Editorial: An unappealing situation? Good.

This sign illustrates the strong feelings in Manapouri against the Te Anau sewerage waste water proposal.
BARRY HARCOURT/ Fairfax NZ

This sign illustrates the strong feelings in Manapouri against the Te Anau sewerage waste water proposal.

OPINION: 

What sort of outfit would pay good money to haul itself to court to force itself to change its own mind?

We have been spared - some fans of farce would say we've been denied - the chance  of finding out how the Southland District Council would have reacted to a request to undertake such a measure.

Appalled locals weren't minded to give up when council-appointed commissioners okayed the proposal to pipe treated Te Anau sewage 19km and spray it over land next to the airport at Manapouri.

The council's own Manapouri Community Development Area subcommittee, reflecting the emphatically expressed views of that community, was squaring its shoulders to appeal to the Environment Court.

Except, it turns out CDAs don't have that power. Such an appeal would have needed to have been lodged, and funded, by the full council, effectively in opposition to its own decision.

On Tuesday the CDA stepped away from asking the council to do exactly that - a request bound to be placed in the Fat Chance folder, in any case.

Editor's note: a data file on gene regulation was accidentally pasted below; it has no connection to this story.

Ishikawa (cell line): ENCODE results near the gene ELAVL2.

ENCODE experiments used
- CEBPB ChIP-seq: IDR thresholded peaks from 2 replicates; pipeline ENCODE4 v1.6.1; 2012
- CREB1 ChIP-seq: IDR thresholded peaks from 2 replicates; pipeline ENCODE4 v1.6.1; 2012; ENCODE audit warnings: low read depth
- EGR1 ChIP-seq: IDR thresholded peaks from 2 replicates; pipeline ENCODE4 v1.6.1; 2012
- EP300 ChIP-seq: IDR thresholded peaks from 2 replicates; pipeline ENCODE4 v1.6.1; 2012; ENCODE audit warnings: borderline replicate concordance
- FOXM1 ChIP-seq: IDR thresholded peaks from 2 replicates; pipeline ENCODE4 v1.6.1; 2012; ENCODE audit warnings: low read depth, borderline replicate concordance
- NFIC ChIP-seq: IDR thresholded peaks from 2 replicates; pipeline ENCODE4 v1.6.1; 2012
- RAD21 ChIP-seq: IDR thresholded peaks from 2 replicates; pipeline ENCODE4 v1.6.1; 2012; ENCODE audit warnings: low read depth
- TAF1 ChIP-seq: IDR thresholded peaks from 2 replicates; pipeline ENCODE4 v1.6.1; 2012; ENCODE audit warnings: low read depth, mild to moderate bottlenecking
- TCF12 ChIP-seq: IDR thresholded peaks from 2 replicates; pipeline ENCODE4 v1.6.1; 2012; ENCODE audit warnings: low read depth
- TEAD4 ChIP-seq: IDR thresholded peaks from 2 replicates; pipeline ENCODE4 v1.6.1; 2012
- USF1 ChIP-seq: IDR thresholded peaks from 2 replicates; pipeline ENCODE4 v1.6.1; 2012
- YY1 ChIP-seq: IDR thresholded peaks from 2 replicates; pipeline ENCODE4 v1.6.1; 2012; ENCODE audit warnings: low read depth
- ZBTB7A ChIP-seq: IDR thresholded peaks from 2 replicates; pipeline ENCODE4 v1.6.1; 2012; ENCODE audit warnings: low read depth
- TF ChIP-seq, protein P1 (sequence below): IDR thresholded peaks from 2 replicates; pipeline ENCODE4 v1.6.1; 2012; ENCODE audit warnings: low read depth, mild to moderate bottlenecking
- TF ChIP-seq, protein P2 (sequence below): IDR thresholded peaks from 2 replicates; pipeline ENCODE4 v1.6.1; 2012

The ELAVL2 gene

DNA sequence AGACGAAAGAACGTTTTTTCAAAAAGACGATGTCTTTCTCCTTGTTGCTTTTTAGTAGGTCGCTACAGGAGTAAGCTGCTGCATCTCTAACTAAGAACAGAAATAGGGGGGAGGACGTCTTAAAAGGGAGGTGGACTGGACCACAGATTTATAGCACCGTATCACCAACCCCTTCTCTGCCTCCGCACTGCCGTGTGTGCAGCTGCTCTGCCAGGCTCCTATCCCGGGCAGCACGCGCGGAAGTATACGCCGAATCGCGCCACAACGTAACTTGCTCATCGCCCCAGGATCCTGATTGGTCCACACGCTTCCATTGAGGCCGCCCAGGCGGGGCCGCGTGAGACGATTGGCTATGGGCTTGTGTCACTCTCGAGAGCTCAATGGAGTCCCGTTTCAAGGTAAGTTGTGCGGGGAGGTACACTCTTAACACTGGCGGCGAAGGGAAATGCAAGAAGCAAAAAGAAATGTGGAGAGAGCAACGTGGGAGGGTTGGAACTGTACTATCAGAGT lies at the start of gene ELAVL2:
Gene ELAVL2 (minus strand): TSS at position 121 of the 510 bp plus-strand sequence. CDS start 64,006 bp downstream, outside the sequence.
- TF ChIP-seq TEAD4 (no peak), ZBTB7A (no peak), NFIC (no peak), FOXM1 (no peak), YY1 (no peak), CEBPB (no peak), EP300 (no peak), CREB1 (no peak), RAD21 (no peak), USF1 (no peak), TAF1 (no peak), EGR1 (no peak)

Instead the CDA is now seeking to be involved in a peer review of the proposal and all treatment and disposal options. This won't please the most hard-nosed opponents but is the more practical move.

Mayor Gary Tong has been at pains to make clear the proposal is not a done deal and that even now the council is in the throes of re-evaluating the project. As things stand, however, it does seem that the rethinking is more closely focussed on treatment options than on alternative sites or dispersal methods.

We're reminded of the Biblicalquotation that a house divided against itself cannot stand. Councils, however, do have to be able to withstand division, much as they may wobble comically in their efforts to do so. By their very nature they are not always going to be temples of the single-minded.

Sometimes compromise is available, other times it comes down to winners and losers. This sewerage stoush is neither a battle won, nor lost, for either party.

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Nobody's going to be spraying sweetness and light over this issue any time soon and there's no guarantee of a shimmering compromise option.

But it's still a possibility. And for now, there are a couple of law firms that will not, after all, be making out like bandits from this conflict. That's something.










 - The Southland Times

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